The Dead Flame
Sometimes safety is confused with an aversion to risk. Experiments are forbidden, best practices are imposed, countless studies are required before any changes are green-lighted, review committees roams the land and mediocrity becomes the enforced norm.
Mediocrity can be defined as something “just above unacceptable”. Mediocre is the worst anyone can be before getting in trouble. It might not sound that bad, but most people do not want to dedicate their lives to being “just above unacceptable” in something they love to do. Those who will settle for mediocrity are likely not the kind of people you want to hire.
A risk-aversion culture also kills innovation. It is not anti-innovation, but sees innovation as something done by someone else (dumb enough to take risks) and that you copy after it has proven itself.
The Dead Flame takes its name because it will inexorably grind to oblivion any passion, creativity, interest and will. You end up with office zombies so dead inside they won’t even bother looking for brains.
The Kumbaya Effect
Ever met an organization where the culture looks so safe, understanding, warm and fuzzy that it is almost too good to be true? Sorry: it is probably the case.
I named the Kumbaya Effect after a well-known gospel-turned-campfire song, popular in scout circles. It is nice and soothing and helps create that feeling of oneness within the group. It draws people in by playing on their desire to be included and appreciated, and keeps them there by fear of exclusion from this safe cocoon. It is so seductive that I believe it to be the most dangerous of all toxic safety cultures.
Environments under the Kumbaya Effect can be quite nice: lots of very helpful people, lots of love and understanding, lots on bonding and lots of harmony. It is very nurturing. Unfortunately, it also has absolutely no tolerance for dissension.
In groups under the Kumbaya Effect, every member is free to have his own opinions, as long as those opinions follow the group-think. Dissension is viewed as something bad, and reactions can range from pity to incomprehension. Still, the group will react with love and support. There will be displays of patience for this bad behavior, accompanied with offers of counselling and coaching to cure those heretical ideas and rejoin the group-think.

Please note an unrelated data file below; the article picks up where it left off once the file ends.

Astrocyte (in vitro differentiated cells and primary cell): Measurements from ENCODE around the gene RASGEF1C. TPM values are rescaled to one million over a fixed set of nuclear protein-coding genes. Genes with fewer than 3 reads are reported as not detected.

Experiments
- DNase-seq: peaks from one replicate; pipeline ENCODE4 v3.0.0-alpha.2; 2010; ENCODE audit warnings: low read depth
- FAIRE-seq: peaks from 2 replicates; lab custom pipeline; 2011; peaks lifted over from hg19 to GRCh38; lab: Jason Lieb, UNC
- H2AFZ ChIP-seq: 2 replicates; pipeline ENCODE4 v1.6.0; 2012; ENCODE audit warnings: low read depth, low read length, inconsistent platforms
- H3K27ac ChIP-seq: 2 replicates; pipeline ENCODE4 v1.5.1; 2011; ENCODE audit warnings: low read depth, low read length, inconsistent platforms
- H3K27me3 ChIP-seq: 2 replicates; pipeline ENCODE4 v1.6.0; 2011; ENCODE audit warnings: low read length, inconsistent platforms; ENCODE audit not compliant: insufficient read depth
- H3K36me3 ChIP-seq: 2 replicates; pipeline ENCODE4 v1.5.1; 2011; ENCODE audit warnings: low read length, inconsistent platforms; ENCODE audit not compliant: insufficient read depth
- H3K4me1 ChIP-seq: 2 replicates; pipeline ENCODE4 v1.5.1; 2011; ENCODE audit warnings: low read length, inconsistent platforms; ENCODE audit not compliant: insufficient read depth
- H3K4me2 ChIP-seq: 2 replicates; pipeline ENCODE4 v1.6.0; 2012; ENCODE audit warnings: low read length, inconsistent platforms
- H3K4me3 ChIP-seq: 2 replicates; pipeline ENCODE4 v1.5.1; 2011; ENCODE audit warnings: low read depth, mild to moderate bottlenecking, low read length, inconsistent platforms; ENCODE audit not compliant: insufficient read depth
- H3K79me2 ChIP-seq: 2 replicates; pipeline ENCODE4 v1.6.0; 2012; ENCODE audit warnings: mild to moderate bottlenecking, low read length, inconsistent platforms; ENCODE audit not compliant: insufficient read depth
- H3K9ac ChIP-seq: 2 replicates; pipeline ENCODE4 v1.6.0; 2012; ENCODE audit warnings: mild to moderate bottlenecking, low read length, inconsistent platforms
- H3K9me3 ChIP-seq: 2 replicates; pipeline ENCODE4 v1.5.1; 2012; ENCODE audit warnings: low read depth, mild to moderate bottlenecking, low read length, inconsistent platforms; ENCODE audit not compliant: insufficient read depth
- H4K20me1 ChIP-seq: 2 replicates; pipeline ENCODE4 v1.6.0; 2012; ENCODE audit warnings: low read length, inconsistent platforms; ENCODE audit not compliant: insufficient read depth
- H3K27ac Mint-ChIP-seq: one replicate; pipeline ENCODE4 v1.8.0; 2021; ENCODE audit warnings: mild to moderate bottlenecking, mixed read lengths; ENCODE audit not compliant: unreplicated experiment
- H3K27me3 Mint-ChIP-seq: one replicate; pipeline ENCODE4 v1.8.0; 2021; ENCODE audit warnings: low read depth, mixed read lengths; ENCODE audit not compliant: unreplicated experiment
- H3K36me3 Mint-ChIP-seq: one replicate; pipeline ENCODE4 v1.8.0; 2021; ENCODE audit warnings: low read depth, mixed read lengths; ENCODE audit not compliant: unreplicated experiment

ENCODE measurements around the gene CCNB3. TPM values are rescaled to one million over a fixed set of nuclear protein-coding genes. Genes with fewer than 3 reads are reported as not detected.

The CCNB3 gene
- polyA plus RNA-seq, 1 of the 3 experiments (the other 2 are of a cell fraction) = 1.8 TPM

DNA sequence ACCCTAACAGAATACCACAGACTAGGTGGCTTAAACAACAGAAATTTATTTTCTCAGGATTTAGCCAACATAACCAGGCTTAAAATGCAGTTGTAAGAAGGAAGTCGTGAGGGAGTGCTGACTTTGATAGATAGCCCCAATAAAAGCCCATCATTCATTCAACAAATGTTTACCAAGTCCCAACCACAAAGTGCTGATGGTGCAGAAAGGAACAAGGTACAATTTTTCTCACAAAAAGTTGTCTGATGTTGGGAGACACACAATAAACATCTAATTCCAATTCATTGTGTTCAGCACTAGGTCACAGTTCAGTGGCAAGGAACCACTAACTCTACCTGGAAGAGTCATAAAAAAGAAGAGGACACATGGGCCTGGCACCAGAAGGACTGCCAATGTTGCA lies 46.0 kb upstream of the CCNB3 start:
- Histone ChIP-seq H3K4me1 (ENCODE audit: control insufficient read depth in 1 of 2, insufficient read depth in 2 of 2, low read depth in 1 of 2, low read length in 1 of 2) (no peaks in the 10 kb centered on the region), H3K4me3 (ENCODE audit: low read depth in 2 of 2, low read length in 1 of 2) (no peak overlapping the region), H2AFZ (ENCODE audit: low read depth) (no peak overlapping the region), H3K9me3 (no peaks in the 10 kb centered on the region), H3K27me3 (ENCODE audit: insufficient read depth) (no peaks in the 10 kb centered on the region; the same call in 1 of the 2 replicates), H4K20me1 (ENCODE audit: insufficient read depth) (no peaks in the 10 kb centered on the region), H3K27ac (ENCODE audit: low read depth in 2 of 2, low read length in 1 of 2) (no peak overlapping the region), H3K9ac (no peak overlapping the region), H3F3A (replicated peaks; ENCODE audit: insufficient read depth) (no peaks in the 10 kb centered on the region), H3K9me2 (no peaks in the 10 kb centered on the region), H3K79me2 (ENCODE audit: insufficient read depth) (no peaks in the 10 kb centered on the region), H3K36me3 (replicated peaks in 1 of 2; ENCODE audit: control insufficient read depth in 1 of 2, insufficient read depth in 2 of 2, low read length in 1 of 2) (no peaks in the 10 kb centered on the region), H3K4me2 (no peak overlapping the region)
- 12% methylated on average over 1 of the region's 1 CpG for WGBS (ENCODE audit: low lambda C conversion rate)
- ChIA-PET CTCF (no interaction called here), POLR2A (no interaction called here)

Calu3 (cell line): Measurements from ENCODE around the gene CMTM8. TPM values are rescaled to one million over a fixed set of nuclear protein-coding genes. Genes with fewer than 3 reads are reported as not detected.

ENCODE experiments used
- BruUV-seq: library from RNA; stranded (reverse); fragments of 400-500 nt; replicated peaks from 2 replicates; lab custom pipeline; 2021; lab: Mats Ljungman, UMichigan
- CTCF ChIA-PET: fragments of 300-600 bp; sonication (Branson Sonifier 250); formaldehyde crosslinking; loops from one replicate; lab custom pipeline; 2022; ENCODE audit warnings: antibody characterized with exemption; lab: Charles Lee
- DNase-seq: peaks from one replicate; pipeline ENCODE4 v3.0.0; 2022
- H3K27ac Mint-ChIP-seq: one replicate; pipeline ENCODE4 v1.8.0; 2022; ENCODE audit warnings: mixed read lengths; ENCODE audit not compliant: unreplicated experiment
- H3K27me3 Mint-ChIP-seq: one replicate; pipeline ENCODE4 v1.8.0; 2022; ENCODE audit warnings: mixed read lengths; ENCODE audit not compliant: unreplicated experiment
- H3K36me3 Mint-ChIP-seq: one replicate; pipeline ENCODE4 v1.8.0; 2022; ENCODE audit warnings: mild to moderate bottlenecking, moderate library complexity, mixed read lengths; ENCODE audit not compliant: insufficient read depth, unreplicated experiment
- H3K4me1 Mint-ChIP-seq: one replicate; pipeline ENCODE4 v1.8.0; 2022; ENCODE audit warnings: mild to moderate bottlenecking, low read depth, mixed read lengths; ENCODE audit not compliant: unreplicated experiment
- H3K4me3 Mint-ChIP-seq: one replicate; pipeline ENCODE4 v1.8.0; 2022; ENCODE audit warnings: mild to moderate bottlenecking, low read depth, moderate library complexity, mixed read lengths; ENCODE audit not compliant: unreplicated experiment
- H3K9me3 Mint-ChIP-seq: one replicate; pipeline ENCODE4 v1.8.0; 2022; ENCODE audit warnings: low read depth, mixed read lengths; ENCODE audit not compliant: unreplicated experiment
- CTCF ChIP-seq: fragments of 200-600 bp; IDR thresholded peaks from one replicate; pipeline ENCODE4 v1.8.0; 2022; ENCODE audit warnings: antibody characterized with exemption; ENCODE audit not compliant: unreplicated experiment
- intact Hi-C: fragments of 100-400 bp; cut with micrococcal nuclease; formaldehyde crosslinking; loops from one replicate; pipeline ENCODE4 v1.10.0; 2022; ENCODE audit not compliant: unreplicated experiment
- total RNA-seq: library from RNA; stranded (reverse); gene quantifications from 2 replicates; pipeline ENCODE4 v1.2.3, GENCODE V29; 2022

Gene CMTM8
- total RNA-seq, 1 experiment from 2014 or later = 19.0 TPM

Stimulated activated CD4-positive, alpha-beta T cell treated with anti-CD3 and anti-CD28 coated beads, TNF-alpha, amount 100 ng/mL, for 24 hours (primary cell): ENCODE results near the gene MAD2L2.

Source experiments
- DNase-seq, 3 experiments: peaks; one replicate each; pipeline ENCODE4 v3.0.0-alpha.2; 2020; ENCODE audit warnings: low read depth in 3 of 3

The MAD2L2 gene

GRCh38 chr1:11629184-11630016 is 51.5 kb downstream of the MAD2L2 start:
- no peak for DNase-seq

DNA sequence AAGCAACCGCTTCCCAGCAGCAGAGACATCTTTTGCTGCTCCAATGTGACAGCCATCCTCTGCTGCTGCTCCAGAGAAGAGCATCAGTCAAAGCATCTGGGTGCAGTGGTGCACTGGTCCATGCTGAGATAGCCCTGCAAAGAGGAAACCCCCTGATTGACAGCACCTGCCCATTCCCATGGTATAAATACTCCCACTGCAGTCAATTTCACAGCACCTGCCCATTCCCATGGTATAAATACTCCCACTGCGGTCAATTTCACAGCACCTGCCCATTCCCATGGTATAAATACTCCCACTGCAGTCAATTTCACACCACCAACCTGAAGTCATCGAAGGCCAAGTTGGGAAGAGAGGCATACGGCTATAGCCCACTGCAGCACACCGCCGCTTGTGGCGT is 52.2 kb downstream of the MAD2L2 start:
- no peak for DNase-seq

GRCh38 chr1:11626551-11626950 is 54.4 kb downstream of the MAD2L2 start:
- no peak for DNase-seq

In the most benign of groups under the Kymbaya Effects, all members are genuinely well-meaning. They truly believe in the good of their high level of harmony and reinforce those ideas with peer pressure. With a bit of luck they will simply be ineffective and stifle personal growth.
In other groups, the Kumbaya Effect takes a darker side. All it needs is a manipulative individual who will use the Kumbaya Effect to control the group and squash any dissension with love and peer pressure rather brute force. That’s the modus operandi of cult leaders.
The Kumbaya Effect creates a toxic safety by railroading your thought and by-eroding your individuality and critical sense. It accomplishes that by giving you that sense of group acceptance, appreciation, love and harmony we are all looking for. The Kumbaya Effect kills you, and you thank it for the opportunity. It is that seductive. It is that dangerous.
Reacting to toxic culture
Caught early, toxic safety can be redeemed, especially when it is the result or clumsiness or misunderstanding. It is important that people in a safety culture stay vigilant for signs of problems.
Swift reaction is necessary. Keep in mind that while the best reaction is bringing the issue to the group, a toxic safety culture is never really safe. Being a whistleblower can expose you to the same kind of dangerous attention that will get you in trouble in a culture of fear.
If you notice a problem, chances are you are not the only one. Find allies first, then try to rectify the situation. Since most of the time the toxicity is a matter of misunderstanding or clumsiness, change does not have to be belligerent. Improving education and awareness can go a long way.
Living in a toxic culture?
I outlined four types of toxic cultures, but you might have encountered different ones. I am always interested in discovering new types of cultures as well as how they are handled by organizations.
Feel free to use the comment below to make us discover different types of toxic cultures, or discuss your experiences with these types of cultures.
I am a futurist, system thinker and organizational transformation expert, dedicated to easing our transition into Society 5.0. I am available as a speaker through the think tank Hivernité (www.hivernite.ca) as well as a trainer and organizational coach through Moabi Formations (www.moabiformation.com).